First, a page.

Grid- and dummy-cluster-based learning of normal and intrusive clusters for computer intrusion detection

Xiangyang Li, Nong Ye

Research output: Contribution to journalArticle

20 Scopus citations

Abstract

As an important part of information security, computer intrusion detection aims at capturing intrusive activities occurring in computer and network systems. Many existing signature recognition techniques for intrusion detection cannot handle huge amounts of complex data from computer and network systems to detect intrusions in a scalable, incremental manner. This paper presents an application of an innovative data-mining algorithm - CCAS - to intrusion detection through intrusion signature recognition. CCAS provides a scalable, incremental procedure to learn clusters of different classes (i.e. normal and intrusive classes) from historic training data of normal and intrusive activities in computer and network systems. These clusters of normal and intrusive computer activities are used to classify observed data of computer activities for intrusion detection. Two different methods of learning clusters are developed, tested and compared: grid based and dummy-cluster based. Training and testing data are computer audit data produced by the Basic Security Module of a Solaris operating system to record activities in a UNIX-based host machine. The two methods of CCAS are tested using four different input orders of training data points to examine the robustness (sensitivity) of these methods to the input order of training data points. The detection performance and robustness of both CCAS methods are analyzed. The testing results show that different input orders of training data have a certain impact on the performance of both methods. The impact on the performance of CCAS based on dummy clusters is more significant when all normal data are presented first, before attack data in the training data set. CCAS based on dummy clusters produces a better performance than grid-based CCAS for three of the four input orders, and in overall produces fewer clusters and thus requires less computation time in clustering and classification for intrusion detection.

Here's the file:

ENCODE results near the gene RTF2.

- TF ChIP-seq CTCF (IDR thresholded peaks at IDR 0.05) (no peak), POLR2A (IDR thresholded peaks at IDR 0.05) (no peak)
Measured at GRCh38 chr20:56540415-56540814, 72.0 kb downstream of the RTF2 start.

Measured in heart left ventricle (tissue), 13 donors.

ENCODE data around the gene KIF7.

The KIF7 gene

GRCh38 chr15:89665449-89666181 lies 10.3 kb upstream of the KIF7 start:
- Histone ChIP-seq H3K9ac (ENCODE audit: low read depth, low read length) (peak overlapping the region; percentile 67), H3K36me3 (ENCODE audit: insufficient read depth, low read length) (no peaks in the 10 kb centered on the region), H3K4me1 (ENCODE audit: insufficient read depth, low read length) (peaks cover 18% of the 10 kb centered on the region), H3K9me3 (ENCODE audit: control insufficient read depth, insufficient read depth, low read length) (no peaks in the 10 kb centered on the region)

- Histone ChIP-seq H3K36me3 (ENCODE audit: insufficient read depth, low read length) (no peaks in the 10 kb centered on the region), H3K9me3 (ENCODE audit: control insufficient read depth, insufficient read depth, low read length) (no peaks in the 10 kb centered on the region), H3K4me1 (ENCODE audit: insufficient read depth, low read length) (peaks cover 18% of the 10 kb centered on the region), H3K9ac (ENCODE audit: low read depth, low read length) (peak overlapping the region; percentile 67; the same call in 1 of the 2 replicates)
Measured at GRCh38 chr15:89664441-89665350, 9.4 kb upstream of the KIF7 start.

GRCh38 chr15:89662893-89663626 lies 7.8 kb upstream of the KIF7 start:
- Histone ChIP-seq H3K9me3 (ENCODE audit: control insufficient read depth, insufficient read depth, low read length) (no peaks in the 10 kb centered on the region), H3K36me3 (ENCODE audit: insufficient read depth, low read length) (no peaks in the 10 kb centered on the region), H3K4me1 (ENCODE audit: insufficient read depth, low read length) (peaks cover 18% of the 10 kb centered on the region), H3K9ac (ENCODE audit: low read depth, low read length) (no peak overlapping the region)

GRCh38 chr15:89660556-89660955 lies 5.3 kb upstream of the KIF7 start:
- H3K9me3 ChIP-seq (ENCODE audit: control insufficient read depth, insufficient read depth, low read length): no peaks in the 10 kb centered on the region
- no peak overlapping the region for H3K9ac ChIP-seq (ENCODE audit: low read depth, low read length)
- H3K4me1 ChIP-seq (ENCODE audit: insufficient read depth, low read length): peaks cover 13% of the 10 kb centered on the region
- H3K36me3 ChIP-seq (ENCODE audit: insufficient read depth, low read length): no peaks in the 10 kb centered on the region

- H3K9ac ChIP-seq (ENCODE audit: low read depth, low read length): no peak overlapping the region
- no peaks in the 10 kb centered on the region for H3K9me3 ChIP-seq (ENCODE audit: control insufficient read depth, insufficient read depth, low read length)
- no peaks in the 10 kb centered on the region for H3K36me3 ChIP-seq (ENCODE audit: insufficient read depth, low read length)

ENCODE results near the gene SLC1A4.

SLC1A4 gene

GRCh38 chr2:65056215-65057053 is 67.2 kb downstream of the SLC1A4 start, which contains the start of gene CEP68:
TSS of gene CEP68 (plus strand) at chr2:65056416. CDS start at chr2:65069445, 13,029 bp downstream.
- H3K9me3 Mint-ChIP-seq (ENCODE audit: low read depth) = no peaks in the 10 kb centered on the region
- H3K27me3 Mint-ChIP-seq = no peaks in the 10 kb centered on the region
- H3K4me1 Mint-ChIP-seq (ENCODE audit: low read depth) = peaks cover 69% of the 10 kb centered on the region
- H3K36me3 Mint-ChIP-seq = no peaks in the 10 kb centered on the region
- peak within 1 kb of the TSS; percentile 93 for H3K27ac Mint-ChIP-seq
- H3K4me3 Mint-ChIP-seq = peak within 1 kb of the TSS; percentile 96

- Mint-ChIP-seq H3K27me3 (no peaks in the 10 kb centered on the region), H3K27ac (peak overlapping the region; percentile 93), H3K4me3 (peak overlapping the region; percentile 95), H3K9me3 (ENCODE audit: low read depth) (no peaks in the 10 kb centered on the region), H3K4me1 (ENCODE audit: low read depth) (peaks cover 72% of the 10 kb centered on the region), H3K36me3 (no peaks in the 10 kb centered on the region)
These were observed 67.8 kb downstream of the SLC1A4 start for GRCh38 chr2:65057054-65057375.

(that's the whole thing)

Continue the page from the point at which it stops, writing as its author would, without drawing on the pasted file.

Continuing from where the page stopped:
Original languageEnglish (US)
Pages (from-to)231-242
Number of pages12
JournalQuality and Reliability Engineering International
Volume18
Issue number3
DOIs
StatePublished - May 1 2002

Keywords

  • Clustering
  • Computer security
  • Data mining
  • Intrusion detection
  • Signature recognition

ASJC Scopus subject areas

  • Safety, Risk, Reliability and Quality
  • Management Science and Operations Research

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